The evidence base for personalised care continues to grow, demonstrating a positive impact on people, the system and professionals. Shared decision making between people and clinicians about their tests, treatments and support options leads to more realistic expectations, a better match between individuals’ values and treatment choices, and fewer unnecessary interventions.
Personalised care also has a positive impact on health inequalities, taking account of different backgrounds and preferences, with people from lower socioeconomic groups able to benefit the most from personalised care.
The original personal health budget (PHB) independent 2012 evaluation, led by the Personal Social Services Research Unit at the University of Kent, showed improved quality of life and reduced people’s reliance on unplanned care eg A&E admissions, as well as overall savings of £3100 per person per year for CHC PHB holders. This included changes to direct and indirect costs and the majority of people were living in their own home.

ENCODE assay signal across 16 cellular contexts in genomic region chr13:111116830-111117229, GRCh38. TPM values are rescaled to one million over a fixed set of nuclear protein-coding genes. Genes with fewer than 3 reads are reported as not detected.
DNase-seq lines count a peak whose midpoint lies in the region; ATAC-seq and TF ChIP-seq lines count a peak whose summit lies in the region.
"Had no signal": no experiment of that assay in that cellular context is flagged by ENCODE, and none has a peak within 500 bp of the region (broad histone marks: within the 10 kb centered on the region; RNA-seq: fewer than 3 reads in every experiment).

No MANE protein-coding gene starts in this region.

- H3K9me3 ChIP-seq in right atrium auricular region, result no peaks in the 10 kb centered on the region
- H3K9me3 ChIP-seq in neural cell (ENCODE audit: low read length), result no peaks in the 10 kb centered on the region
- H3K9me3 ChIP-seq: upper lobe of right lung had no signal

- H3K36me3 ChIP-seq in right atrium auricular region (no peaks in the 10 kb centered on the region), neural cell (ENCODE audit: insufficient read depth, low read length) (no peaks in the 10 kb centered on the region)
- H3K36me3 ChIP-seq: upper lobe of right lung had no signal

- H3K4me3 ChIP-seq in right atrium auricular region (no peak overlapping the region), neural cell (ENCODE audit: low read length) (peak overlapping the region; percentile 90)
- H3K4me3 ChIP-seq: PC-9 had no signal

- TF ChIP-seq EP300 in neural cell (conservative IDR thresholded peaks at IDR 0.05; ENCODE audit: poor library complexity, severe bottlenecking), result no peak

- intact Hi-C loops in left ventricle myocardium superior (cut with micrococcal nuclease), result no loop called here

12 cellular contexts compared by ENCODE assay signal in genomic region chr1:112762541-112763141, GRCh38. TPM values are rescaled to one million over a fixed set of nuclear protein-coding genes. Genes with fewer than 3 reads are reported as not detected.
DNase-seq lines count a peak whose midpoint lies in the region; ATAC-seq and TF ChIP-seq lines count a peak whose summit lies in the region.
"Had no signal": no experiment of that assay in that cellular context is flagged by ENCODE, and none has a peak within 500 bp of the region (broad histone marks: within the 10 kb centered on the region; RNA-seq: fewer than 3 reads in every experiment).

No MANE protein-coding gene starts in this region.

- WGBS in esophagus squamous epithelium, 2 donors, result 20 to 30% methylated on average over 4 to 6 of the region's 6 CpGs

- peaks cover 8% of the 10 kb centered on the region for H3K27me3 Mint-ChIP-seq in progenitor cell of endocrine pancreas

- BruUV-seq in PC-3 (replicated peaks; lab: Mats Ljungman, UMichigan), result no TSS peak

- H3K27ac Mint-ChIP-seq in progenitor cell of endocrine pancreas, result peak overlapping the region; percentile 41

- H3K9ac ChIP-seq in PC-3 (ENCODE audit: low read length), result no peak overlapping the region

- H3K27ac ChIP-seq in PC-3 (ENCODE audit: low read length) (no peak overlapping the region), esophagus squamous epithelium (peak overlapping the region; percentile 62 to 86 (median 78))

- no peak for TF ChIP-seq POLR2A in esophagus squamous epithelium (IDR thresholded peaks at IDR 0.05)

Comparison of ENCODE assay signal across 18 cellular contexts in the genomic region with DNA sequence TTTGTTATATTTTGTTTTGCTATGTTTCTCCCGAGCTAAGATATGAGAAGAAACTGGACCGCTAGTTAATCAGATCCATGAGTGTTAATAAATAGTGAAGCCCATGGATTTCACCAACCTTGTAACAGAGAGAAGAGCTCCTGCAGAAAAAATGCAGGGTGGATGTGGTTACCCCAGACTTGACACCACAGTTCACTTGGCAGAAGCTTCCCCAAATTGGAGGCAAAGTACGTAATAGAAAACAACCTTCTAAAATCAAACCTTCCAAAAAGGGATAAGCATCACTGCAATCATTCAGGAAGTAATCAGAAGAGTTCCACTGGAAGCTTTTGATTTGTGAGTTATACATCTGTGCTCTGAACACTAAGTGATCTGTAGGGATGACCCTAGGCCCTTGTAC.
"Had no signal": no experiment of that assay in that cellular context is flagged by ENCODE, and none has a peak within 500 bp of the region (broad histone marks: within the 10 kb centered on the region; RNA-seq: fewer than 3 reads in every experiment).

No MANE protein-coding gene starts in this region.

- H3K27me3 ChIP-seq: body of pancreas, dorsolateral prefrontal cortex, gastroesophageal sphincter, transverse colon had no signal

- Personal health budget significantly reduces transport costs by £25K per year and gives more choice and control to siblings in Midlands
- My personal health budget gives me control, makes me the boss, and lifts a weight off George’s shoulders
- Flexible funding allows Dylan to live independently for the first time in his life and save on on-going costs
- A primary care navigator helped John to get his life back and address his ongoing health and social needs
- Social prescribing linked me to art which saved my life